Like

  8. Yea, sounds about right. I love J.K. and all, but I learnt my lesson with The Casual Vacancy where it comes to her non-HP stuff. Even though I grew up on mystery and all that, I doubt these’d be more than okay books for me at this point.

    Liked by 1 person

    • I haven’t read The Casual Vacancy yet, but I’ve heard VERY mixed reviews about that one. I guess it’s just impossible to compare the HP series to her newest work… I love the mystery genre, but The Cuckoo’s Calling just wasn’t as good as I thought it would be.

      Like

    • Yeah, I can agree with that… I feel that there are other ways of showing a character is rude and making him/her swear constantly. 😉 I will still try out The Silkworm though; a lot of people seem to have enjoyed that one more than The Cuckoo’s Calling.

      Like

  9. I liked The Cuckoo’s Calling much better than The Casual Vacancy — but there are certain things about JK’s writing that are overdone in her adult books and kind of put me off. I’m not usually a mystery fan, but even so, I enjoyed this one (and the copy of The Silkworm I requested just arrived at the library, so I’ll get to read it in the next week or so!)

    Liked by 1 person

    • I haven’t read The Casual Vacancy yet, so I cannot compare the two… But I definitely agree that some of the writing seems a bit forced (like she wants to convince everyone The Cuckoo’s Calling actually is an adult book). I hope you enjoy The Silkworm! I still have to get myself a copy…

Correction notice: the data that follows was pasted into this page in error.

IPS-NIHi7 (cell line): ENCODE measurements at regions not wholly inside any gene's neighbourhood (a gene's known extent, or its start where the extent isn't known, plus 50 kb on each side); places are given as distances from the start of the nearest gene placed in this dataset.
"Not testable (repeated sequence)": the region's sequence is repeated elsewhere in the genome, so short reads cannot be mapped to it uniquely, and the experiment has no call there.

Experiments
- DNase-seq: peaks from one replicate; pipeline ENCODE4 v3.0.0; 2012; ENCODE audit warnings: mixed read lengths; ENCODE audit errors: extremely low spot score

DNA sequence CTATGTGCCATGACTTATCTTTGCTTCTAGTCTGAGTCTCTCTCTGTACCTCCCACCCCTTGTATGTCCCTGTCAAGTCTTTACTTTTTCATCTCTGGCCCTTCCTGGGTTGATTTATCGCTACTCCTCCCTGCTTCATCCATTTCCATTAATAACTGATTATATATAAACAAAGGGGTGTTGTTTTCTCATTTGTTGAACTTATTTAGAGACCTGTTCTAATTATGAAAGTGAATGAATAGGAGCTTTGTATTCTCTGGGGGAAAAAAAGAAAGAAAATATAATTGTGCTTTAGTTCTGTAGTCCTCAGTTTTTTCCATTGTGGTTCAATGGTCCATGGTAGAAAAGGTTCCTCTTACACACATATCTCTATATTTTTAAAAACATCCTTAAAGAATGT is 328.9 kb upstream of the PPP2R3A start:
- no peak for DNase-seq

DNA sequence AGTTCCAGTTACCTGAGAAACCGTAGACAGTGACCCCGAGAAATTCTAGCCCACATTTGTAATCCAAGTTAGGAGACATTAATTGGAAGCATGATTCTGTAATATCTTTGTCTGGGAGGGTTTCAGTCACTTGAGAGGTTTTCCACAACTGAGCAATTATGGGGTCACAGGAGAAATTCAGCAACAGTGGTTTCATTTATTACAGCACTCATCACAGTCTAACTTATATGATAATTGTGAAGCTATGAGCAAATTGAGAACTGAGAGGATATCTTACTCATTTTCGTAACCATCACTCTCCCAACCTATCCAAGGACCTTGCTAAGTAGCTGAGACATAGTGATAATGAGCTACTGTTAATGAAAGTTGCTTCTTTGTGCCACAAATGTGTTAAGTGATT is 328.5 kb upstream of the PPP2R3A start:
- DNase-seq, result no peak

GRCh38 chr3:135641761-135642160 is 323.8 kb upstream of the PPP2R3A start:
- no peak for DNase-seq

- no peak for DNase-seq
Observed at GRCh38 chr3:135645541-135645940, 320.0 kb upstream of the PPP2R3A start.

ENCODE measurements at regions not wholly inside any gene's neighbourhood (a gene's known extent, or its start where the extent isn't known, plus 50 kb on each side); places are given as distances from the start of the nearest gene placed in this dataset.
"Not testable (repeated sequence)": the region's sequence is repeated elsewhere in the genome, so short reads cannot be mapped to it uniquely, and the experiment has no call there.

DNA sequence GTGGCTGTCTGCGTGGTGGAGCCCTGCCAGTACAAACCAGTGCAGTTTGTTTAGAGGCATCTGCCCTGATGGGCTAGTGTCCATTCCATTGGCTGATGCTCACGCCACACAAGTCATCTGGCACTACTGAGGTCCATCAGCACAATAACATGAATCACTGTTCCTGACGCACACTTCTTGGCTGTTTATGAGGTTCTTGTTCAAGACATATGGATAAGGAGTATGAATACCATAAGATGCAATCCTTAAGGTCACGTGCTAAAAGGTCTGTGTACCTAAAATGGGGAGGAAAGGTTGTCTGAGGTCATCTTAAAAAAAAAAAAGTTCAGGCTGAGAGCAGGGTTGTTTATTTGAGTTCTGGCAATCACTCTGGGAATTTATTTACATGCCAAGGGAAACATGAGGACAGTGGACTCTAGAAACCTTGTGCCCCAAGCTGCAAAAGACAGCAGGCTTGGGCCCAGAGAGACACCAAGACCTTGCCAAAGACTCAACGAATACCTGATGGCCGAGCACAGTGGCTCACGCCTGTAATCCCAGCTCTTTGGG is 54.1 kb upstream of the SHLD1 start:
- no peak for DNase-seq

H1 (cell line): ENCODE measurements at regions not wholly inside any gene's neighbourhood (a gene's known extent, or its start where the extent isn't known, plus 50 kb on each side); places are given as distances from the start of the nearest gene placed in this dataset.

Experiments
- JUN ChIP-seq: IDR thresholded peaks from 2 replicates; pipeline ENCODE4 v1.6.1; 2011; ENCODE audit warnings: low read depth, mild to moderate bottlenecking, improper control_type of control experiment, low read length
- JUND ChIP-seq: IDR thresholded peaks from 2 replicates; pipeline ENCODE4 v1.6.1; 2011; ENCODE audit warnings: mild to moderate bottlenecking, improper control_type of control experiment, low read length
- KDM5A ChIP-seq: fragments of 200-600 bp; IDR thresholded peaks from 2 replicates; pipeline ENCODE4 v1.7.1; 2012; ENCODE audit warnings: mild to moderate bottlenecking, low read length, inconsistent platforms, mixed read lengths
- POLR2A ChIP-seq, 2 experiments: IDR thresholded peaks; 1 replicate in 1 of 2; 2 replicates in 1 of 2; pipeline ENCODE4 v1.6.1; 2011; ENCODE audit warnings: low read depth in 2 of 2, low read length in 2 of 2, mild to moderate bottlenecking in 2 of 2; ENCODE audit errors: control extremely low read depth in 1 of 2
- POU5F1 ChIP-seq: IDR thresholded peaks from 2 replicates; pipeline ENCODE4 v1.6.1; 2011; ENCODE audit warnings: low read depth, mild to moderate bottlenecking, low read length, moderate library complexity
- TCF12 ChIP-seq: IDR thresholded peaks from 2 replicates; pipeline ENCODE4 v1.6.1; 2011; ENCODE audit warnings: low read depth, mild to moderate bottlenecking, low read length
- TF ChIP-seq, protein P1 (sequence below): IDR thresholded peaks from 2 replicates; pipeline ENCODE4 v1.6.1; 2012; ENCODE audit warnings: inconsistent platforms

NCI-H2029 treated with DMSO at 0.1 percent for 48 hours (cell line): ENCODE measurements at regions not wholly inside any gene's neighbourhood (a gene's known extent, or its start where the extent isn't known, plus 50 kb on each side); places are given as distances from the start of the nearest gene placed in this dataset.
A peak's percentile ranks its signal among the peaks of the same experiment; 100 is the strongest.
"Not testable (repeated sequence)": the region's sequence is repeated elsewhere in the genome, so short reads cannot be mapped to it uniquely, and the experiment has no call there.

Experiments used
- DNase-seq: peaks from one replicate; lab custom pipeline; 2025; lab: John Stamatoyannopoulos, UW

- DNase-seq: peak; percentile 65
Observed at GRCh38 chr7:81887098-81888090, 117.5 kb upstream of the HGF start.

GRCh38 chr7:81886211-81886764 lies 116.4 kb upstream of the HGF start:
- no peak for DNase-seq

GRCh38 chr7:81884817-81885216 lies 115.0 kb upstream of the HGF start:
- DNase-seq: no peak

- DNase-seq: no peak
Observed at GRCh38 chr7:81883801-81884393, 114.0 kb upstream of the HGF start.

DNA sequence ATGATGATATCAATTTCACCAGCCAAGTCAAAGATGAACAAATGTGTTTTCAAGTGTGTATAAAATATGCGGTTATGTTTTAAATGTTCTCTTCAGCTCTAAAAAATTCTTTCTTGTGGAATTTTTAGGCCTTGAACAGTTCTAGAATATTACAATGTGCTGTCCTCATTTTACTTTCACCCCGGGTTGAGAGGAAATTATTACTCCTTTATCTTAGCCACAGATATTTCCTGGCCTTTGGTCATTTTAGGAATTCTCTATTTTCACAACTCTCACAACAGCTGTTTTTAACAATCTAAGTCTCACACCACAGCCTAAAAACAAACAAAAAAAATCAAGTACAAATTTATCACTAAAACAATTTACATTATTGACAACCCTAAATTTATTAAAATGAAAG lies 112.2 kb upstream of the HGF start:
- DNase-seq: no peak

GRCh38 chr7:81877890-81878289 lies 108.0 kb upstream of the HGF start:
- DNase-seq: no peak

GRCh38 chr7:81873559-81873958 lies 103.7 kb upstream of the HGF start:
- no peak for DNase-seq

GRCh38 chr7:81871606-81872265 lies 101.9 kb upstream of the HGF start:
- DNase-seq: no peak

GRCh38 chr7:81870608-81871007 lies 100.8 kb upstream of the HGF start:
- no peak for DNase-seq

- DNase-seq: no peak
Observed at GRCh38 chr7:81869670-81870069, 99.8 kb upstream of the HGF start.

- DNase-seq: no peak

Like

  10. Great review! I enjoyed The Cuckoo’s Calling – I thought it was an entertaining read but, like you said, nothing too exciting. I’m interested in reading the next books just to see how the series and characters are developed. Do you think you’ll continue reading the series?

    Liked by 1 person

    • Thanks! I will definitely read The Silkworm and any future books… Like yourself I want to see how the different characters develop, and a lot of people seem to prefer The Silkworm over The Cuckoo’s Calling.

      Like

  11. Pingback: Winter TBR Wrap Up | It's All About Books

  12. Pingback: September 2014 Wrap Up | It's All About Books

Leave a Reply

Fill in your details below or click an icon to log in:

WordPress.com Logo

You are commenting using your WordPress.com account. Log Out /  Change )

Google photo

You are commenting using your Google account. Log Out /  Change )

Twitter picture

You are commenting using your Twitter account. Log Out /  Change )

Facebook photo

You are commenting using your Facebook account. Log Out /  Change )

Connecting to %s

This site uses Akismet to reduce spam. Learn how your comment data is processed.